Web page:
- collage with Francois Hugo dans son atelier and a stamp from the Album Nestle, Series 22
- role playing dice with the numbers removed and in the forms of the 5 Platonic Solids
- collage with Bulgari advertisement Eternal Values and bookmark with Vanitas by Jan van Huysum
- RUSH, Yikes and Power Promotions (1992) on a small white stool
- Collage with Odyssey, a Journey into Dance and postcard Urnascher Sylvesterchause
- Trophy, marble base, universal imperial spanner and chocolate wrapper
- Tomorrow is Born, Acidica Productions (Shepton Mallet, 1992)
- postcard of Arosa 1800m, Innerarosa, Alpentobel, Erzhorn
- digital machine timer Red Lion 202/95EC (counting the time in milliseconds)
- NEW AGE (Milton Keynes)
- a toy Halloween pumpkin
- mono-print on paper Mayhem in 1990 printed with an empty black ink cartridge
Comedy and Tragedy
text by Eleanor Clare, 2014, published in NEVERODDOREVEN, Deuxpiece and Buro fur Problem, Basel
I was frantic, feeling a little sick and dizzy, but determined to carry on.
What had to be done, had to be done. It was a desperate attempt.
It was a hollow action.
It was just doing for the sake of doing.
It was doing to find some momentary release from the feeling of total inertia, of being stuck.
Now I must talk of hollow laughter.
Some say it is the laughter of a psychopath: cold, hard, unfeeling.
I say it is simply laughter at the end of the tether.
They say, if you don't laugh you'll cry.
I have been laughing this way.
I cry until I laugh, and laugh until I cry.
There is not much in between, but for an empty and desolate expanse stretching out ahead.
When I am laughing, I do not know if the laughter itself feels unreal, or if I myself am unreal.
It seems like I have been caught by something I cannot quite grasp.
I am in its grip: the grip of humour.
Watching myself on a screen, I make myself laugh, for I am hysterical.
Here I am comedy.
I laugh a senseless, reasonless laughter that has no meaning, other than to shake and move in a way that is ridiculous.
It is laughter in the extreme, because it cannot end until it reaches the opposite pole: tragedy.
"Emotions exist beyond time, as the pulse of pure physical connection to the world and its music.
Like music, they are a form of movement _ the origin of the word emotion lies in the Latin, emovere, to move out, remove, agitiate."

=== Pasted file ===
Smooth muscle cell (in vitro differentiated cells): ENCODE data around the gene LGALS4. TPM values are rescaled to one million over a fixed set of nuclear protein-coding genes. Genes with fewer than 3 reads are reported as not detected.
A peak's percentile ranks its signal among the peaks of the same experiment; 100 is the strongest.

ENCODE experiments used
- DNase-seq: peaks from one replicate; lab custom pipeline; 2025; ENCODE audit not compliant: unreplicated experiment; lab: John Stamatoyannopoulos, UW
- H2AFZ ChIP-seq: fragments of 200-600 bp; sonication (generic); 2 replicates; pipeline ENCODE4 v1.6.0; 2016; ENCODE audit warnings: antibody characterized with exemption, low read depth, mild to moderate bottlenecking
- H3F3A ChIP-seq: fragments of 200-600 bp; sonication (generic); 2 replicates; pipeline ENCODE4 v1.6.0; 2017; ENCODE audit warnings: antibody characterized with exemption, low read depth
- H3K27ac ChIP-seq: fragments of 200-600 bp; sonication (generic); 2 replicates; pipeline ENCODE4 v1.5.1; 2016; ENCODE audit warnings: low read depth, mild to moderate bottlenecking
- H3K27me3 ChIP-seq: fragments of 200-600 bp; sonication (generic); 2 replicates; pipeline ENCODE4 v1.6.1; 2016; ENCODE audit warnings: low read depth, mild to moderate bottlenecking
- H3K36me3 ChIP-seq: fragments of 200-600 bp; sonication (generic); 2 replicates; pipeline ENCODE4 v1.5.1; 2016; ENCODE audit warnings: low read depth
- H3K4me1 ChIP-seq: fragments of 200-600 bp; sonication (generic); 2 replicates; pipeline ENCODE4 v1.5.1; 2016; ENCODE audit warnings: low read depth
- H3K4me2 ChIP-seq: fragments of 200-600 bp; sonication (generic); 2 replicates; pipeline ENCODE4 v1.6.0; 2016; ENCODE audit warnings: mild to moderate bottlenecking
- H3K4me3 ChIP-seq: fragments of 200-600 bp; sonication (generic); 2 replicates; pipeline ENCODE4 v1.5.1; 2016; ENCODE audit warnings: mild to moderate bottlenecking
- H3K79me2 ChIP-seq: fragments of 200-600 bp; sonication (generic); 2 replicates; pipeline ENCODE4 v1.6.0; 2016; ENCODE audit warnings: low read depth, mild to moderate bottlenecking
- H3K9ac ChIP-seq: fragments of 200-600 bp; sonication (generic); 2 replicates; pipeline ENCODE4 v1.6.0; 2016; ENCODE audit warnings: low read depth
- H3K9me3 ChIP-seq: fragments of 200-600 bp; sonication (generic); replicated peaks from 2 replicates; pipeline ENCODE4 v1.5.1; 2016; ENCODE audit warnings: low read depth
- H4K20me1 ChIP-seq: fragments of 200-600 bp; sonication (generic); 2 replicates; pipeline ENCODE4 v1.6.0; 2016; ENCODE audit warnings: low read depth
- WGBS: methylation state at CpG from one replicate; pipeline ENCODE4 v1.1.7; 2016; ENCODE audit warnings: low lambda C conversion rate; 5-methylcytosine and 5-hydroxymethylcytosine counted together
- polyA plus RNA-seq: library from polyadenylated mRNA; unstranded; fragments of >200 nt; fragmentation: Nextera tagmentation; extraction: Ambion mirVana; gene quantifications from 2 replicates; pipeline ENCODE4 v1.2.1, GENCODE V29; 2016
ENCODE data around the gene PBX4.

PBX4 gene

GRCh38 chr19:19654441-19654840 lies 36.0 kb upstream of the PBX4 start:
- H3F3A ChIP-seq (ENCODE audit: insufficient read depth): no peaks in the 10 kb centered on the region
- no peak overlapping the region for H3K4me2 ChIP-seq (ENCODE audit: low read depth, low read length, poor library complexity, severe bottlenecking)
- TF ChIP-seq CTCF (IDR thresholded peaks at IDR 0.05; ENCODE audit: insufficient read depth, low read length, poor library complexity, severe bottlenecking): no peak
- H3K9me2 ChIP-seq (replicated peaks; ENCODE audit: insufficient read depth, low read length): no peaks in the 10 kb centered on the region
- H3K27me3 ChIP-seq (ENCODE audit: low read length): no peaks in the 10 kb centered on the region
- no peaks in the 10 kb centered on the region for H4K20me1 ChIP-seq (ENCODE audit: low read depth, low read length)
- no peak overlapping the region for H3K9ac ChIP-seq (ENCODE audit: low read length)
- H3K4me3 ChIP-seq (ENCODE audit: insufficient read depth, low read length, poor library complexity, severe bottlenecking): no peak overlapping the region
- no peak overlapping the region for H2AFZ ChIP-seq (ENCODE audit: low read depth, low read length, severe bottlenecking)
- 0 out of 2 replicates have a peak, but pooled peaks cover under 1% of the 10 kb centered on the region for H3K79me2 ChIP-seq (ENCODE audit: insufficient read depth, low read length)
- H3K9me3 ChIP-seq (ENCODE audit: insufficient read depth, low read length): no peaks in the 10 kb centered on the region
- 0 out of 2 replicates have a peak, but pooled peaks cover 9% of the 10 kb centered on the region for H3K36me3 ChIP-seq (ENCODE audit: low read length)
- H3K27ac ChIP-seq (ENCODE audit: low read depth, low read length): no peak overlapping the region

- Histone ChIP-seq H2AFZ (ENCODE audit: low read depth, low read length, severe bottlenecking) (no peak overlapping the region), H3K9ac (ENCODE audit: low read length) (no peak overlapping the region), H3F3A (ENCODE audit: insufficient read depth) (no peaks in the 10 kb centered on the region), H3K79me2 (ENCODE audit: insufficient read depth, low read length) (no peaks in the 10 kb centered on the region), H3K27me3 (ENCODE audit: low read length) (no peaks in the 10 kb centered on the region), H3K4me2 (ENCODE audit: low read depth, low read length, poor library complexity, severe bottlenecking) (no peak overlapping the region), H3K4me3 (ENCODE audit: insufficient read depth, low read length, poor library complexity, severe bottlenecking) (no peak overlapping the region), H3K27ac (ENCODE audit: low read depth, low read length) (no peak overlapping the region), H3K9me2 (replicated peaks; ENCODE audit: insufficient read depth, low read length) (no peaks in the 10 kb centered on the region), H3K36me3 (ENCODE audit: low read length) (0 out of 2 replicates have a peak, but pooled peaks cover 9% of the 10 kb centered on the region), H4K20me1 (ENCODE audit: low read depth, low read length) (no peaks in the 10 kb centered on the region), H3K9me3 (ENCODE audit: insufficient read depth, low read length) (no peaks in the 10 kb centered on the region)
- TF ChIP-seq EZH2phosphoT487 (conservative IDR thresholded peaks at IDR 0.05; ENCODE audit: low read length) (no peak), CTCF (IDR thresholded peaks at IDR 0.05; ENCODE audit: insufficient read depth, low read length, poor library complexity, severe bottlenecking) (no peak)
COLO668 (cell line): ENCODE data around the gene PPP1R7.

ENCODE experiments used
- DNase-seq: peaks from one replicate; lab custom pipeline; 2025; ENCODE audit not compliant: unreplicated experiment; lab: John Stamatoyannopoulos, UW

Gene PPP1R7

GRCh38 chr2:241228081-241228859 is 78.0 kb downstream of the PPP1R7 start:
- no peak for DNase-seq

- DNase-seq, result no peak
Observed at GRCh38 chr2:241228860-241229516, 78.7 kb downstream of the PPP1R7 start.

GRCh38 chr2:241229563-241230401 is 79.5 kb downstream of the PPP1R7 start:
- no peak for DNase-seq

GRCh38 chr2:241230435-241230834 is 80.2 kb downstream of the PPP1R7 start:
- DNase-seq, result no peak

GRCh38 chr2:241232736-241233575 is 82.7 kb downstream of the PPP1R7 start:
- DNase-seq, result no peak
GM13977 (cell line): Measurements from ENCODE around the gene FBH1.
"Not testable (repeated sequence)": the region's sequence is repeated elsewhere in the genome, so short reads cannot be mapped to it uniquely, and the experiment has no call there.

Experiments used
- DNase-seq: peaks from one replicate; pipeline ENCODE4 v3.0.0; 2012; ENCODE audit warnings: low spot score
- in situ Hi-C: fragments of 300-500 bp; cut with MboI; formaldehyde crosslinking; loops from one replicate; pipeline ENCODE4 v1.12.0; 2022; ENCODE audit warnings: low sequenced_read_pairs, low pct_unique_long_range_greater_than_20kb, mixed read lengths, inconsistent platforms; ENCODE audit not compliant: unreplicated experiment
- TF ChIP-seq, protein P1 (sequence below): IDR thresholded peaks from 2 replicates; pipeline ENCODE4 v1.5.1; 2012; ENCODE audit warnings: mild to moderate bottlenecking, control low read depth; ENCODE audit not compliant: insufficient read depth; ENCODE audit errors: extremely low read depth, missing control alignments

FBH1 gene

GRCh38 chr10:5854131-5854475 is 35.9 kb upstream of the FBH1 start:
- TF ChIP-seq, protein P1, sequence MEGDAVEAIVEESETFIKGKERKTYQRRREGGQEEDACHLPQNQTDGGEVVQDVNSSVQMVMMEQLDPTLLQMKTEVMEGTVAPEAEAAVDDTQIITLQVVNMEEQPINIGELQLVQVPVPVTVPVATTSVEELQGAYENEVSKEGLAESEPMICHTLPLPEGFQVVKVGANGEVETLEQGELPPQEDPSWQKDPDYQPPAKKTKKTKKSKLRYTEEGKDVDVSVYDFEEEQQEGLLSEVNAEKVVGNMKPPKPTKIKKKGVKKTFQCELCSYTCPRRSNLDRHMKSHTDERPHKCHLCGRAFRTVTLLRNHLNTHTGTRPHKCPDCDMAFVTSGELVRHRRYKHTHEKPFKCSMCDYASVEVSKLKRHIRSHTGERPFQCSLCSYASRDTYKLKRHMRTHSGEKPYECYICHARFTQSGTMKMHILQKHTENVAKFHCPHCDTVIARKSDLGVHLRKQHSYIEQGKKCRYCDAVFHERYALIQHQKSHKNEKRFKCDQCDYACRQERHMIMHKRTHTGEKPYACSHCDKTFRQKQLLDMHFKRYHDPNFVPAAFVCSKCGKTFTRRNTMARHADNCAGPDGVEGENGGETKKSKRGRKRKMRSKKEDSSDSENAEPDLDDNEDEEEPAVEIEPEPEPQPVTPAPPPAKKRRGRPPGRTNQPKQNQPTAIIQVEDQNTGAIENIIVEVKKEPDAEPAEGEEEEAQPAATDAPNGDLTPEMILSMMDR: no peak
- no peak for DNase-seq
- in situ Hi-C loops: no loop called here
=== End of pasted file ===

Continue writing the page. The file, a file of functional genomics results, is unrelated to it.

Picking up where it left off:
As he rides his chariot, he shines upon men and deathless gods, and piercingly he gazes
with his eyes from his golden helmet. Bright rays beam dazzlingly from him, and his
bright locks streaming from the temples of his head gracefully enclose his far-seen face: a rich,
fine-spun garment glows upon his body and flutters in the wind: and stallions carry him.
Then, when he has stayed his golden-yoked chariot and horses, he rests there upon the
highest point of heaven, until he marvellously drives them down again through heaven to Okeanos."
I lived to dance all night. A surging energy created a new and unprecedented confidence:
that it was possible to cheat time. I felt invincible - transcendent. Life was light, without fear
of death; at least not in this state of being. I sensed in my body vibrations of sound.
The closer I got to the source, the more it enveloped me, becoming a physical entwinement with
music and space. I felt one with it. But as the years passed, inevitably my heart began to
beat out of time. The breath did not come so easily. I held it at the top for a few seconds,
afraid to exhale. In these moments, the perceived syncopation that was once such a joy had
started to become a dissonance.
I feel alive, and the world - it's turning inside out Yeah!
I'm floating around in ecstasy
So don't stop me now,
I'm a shooting star leaping through the skies
Like a tiger, defying the laws of gravity
I'm a racing car passing by like Lady Godiva
I'm gonna go! go! go!
There's no stopping me!
I'm a rocket ship on my way to Mars
On a collision course
I am a satellite, I'm out of control
I am a sex machine ready to reload
Like an atom bomb about to
Oh -oh-oh-oh-oh explode!
(Extracts from 'Don't Stop Me Now' lyrics by Freddie Mercury, 1978)
Through the grainy unsteady image and the sound, distorted by low quality compression, it
seems like something is trying to break through. The first few seconds sound like noise
pulled through a synthesizer, screaming and kicking as it emerges, fighting for life in its new
digital form. Something about it is alarming, frightening, tortured and angry. It is half-formed,
raw and unrefined. Streaks of red and white light flash across the screen.
It is an arena for action. Something about this situation that is chaotic; yet there is an
element of control. The driver makes tight circles around a central axis. At first this is
demarcated by a traffic cone, but as things proceed, the silhouette of a young man moves into the
centre. The car stops and revs up, creating billows of smoke in the air, obliterating vision for
a few moments. As the car skids and screeches, I feel a sense of alarm. This is coming close to